Yes, even the Charlotte Ranger has bad nights. Luckily, he has a posse.
On Saturday night, the Charlotte Hornets defeated the Brooklyn Nets 112-105, surviving a rare-off night from Kemba Walker, who shot just 35 percent on 17 attempts and 33 percent from 3-point territory.
The team rallied around him, getting big contributions from their bench and role players. Backup point guard Ramon Sessions was particularly stellar, going three of four from behind the arc and giving the Hornets 17 points in only 19 minutes of play.
It was the Hornets third straight win, coming on the second night of one of the weirdest back to backs in recent memory. The night before, the Hornets got arguably their biggest win of the season by defeating Conference rival Toronto Raptors 113-78; who have been locked into second place in the East for the vast majority of the 2016-17 season. That game’s 35 point win margin was the largest for the franchise in seven years; more importantly, it was Charlotte’s first win against a top three ranked conference opponent this season.
Conversely, the Brooklyn Nets, are not very good at basketball. The Nets are by far the worst team in the NBA, and at least five games worse than any other team in either conference. Still, they can be punchy and on any given night come away with a win. The Hornets are painfully aware of this — one of the Nets nine wins this season came against Charlotte on a crazy, fading three point buzzer beater from Randy Foye in Brooklyn, the day after Christmas.
Another weird aspect of last nights matchup was that the Nets were also playing their second night of a blow out, back to back that saw them defeating the New Orleans Pelicans by a 29 point margin.
The Hornets carried their momentum from the previous night into the beginning of the game, controlling the pace early and finishing the first quarter up 14 points. In the third quarter, however, the Nets stormed all the way back, and by the end of the quarter the game was tied, 81-81.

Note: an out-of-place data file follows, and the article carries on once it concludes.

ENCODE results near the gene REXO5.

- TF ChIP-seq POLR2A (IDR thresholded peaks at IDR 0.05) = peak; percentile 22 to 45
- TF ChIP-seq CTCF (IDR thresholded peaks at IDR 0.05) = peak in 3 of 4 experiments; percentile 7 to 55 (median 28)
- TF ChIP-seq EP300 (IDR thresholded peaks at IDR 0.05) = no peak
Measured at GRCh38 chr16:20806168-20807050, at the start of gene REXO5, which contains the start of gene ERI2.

But the fourth quarter, as Hornet’s broadcaster Steve Martin loves to say, is winning time. Nicolas Batum came up big to finish the game, and was everywhere in the fourth. While he didn't have the most efficient shooting night (38 percent on 16 attempts,) he affected the momentum of the game in the most Clifford-ian of ways: straight up hustle and effort. In the final quarter Batum came up with three big steals, crashed the defensive boards and aggressively attacked the Nets defense, forcing the action and keeping the pressure on them. Baum hit two huge three pointers in a 30 second span during the crucial final stretch, the first of which he was able to draw a foul on for the four point play.
Side note: How good has Batum gotten at drawing fouls with that herky-jerky, split second shot hesitation? I can't say for certain, but in my mind only James Harden is currently better at goading defenders into these types of fouls consistently. Watching Harden utilize this over the years has often been a frustrating experience. When he’s getting to the line in excess of 15 times a game doing this against your team, you want to pull your hair out. But I gotta say, seeing Nic add this to his game has been one of the most fun sub-plots of the season for me.
While Batum finished with 16 points, 9 rebounds, 6 assists and 4 steals, his partner on the wing, Michael Kidd-Gilchrist, also came through in a big way, contributing 17 points and killing it on the glass with 14 rebounds.
MKG is such an enigma; its really hard to predict what his impact will be from game to game, or what type of matchup he’s ideal in. But last night he was great, and a good indicator of how the game went. you can be sure any game where MKG leads the Hornet’s stat line was probably a weird one. Last night was no different; with the Hornets jumping out to a 17 point lead on a team they are supposed to dominate, then dropping the entire lead in the quarter they have been consistently the best in all season (third quarter,) before closing it out by just out-willing the other team. All while Kemba had a poor shooting night.
The areas of concern defensively last night were all too familiar for Hornets fans: defending the perimeter, allowing opponents to jack three’s at will, struggling against an individual scoring threat and defending the paint from a good-to-elite center.
The last two of course combine in Net’s center Brook Lopez, who has been a frequent problem for the Hornets over the years. Lopez dropped 24 points, 5 rebounds and 4 assists on the Hornets on 48 percent shooting. The Hornets have had problems defending true centers all year, and this matchup again highlighted the need for a mobile rim protector.
Rich Cho is notoriously tight-lipped with franchise objectives regarding roster moves, and thus far nothing has come out from the Hornet’s camp about any possible trades or targets with the impending trade deadline looming. Ideally, I’d like to see them make a run at Denver’s Jusef Nurkic or Philly’s Nerlens Noel. Both are young, mobile centers that could immediately contribute, while also having upside for growth. Whether either is really available or if the Hornets have the assets to pry them away though, is another story completely.